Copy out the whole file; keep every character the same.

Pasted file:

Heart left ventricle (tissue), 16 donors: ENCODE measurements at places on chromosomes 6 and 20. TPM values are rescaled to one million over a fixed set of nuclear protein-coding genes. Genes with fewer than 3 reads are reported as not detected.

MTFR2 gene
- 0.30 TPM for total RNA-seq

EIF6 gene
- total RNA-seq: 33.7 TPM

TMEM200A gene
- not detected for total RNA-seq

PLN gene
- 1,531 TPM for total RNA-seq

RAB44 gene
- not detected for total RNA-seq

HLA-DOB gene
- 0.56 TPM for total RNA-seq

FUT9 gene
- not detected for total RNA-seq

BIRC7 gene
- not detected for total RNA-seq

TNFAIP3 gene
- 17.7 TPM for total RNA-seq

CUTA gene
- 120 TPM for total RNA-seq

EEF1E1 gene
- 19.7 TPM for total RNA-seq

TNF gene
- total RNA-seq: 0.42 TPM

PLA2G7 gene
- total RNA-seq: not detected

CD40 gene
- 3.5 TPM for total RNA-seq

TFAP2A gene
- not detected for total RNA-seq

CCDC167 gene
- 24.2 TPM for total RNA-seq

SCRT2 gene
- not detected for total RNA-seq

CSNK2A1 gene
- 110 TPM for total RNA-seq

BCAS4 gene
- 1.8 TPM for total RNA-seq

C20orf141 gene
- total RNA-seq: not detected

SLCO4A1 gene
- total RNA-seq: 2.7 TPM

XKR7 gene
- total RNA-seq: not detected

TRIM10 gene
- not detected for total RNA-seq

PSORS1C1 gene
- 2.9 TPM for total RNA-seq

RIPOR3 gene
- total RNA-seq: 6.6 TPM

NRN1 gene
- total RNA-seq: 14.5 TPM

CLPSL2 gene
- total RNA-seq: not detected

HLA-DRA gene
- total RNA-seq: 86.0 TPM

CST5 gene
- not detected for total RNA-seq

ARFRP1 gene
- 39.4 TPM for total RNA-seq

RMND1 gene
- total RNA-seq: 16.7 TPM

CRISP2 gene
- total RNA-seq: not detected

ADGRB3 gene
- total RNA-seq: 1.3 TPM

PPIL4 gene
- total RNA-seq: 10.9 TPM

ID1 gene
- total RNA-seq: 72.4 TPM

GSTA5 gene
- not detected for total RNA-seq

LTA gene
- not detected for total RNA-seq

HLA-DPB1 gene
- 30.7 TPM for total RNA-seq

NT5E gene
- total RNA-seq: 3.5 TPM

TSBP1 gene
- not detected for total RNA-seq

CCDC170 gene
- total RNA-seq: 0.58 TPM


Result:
Heart left ventricle (tissue), 16 donors: ENCODE measurements at places on chromosomes 6 and 20. TPM values are rescaled to one million over a fixed set of nuclear protein-coding genes. Genes with fewer than 3 reads are reported as not detected.

MTFR2 gene
- 0.30 TPM for total RNA-seq

EIF6 gene
- total RNA-seq: 33.7 TPM

TMEM200A gene
- not detected for total RNA-seq

PLN gene
- 1,531 TPM for total RNA-seq

RAB44 gene
- not detected for total RNA-seq

HLA-DOB gene
- 0.56 TPM for total RNA-seq

FUT9 gene
- not detected for total RNA-seq

BIRC7 gene
- not detected for total RNA-seq

TNFAIP3 gene
- 17.7 TPM for total RNA-seq

CUTA gene
- 120 TPM for total RNA-seq

EEF1E1 gene
- 19.7 TPM for total RNA-seq

TNF gene
- total RNA-seq: 0.42 TPM

PLA2G7 gene
- total RNA-seq: not detected

CD40 gene
- 3.5 TPM for total RNA-seq

TFAP2A gene
- not detected for total RNA-seq

CCDC167 gene
- 24.2 TPM for total RNA-seq

SCRT2 gene
- not detected for total RNA-seq

CSNK2A1 gene
- 110 TPM for total RNA-seq

BCAS4 gene
- 1.8 TPM for total RNA-seq

C20orf141 gene
- total RNA-seq: not detected

SLCO4A1 gene
- total RNA-seq: 2.7 TPM

XKR7 gene
- total RNA-seq: not detected

TRIM10 gene
- not detected for total RNA-seq

PSORS1C1 gene
- 2.9 TPM for total RNA-seq

RIPOR3 gene
- total RNA-seq: 6.6 TPM

NRN1 gene
- total RNA-seq: 14.5 TPM

CLPSL2 gene
- total RNA-seq: not detected

HLA-DRA gene
- total RNA-seq: 86.0 TPM

CST5 gene
- not detected for total RNA-seq

ARFRP1 gene
- 39.4 TPM for total RNA-seq

RMND1 gene
- total RNA-seq: 16.7 TPM

CRISP2 gene
- total RNA-seq: not detected

ADGRB3 gene
- total RNA-seq: 1.3 TPM

PPIL4 gene
- total RNA-seq: 10.9 TPM

ID1 gene
- total RNA-seq: 72.4 TPM

GSTA5 gene
- not detected for total RNA-seq

LTA gene
- not detected for total RNA-seq

HLA-DPB1 gene
- 30.7 TPM for total RNA-seq

NT5E gene
- total RNA-seq: 3.5 TPM

TSBP1 gene
- not detected for total RNA-seq

CCDC170 gene
- total RNA-seq: 0.58 TPM